The Children’s Online Privacy Protection Act (COPPA) requires that companies refrain from collecting, maintaining and disclosing personal information about children under the age of 13 without parental consent. Sony BMG Music Entertainment is going to be out $1M for failing to live up to the regs.
FTC notes that Sony BMG operates over 1K musical sites, and that on 196 of them, “knowingly collected personal information from at least 30,000 underage children without first obtaining their parents’ consent, in violation of COPPA. Many of these sites also enable children to create personal fan pages, review artists’ albums, upload photos or videos, post comments on message boards and in online forums, and engage in private messaging. In this way, children were able to interact with Sony Music fans of all ages, including adults.”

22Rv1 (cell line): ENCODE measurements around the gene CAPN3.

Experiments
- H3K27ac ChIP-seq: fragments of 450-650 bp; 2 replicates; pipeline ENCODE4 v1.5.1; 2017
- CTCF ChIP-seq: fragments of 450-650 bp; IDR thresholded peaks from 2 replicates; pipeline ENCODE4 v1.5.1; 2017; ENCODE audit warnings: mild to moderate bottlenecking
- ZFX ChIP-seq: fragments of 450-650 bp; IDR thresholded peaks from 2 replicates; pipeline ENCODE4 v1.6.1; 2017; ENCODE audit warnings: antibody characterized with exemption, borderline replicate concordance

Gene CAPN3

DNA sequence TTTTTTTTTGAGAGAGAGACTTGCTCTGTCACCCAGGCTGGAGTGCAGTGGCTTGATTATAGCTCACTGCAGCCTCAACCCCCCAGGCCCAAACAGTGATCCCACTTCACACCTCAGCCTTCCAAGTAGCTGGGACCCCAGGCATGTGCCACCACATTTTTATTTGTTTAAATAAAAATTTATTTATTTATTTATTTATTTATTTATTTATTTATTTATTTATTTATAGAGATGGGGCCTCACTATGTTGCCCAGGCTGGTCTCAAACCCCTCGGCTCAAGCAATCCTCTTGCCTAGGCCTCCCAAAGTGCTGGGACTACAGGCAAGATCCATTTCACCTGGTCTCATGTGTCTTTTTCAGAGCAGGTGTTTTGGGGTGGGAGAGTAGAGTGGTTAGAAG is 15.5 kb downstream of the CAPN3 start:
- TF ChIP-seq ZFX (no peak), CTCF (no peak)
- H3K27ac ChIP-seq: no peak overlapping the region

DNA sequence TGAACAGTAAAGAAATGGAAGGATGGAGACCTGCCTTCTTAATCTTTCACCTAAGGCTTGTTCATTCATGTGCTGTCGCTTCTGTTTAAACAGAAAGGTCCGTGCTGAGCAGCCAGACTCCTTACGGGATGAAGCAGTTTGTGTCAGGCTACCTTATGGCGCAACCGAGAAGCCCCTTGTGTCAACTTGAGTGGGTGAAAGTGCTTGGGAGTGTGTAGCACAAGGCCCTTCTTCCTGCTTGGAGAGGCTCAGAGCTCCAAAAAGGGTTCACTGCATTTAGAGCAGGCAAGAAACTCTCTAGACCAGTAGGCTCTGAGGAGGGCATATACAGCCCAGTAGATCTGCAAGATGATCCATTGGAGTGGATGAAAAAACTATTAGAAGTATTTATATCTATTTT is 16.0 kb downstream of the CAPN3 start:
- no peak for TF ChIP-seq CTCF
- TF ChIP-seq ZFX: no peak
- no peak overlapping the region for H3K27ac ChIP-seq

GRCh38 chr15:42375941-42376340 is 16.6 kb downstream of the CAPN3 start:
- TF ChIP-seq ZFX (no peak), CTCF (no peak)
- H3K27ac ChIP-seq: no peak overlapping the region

FTC said Sony BMG not only failed to provide sufficient notice to parents, it actually accepted membership applications from children who provided a correct birth date that proved from the get-go that they were under the age of 13.
RBR/TVBR observation: Most broadcasters who wish to have a successful future are building an effective web presence to the best of their ability, and this should serve as a full scale red alert warning. The category is “protecting children,” and just about every politician, bureaucrat and watchdog in Washington will jump on an opportunity to protect children with unrestrained zeal. Make absolutely sure that your web operation is on the right side of the regs.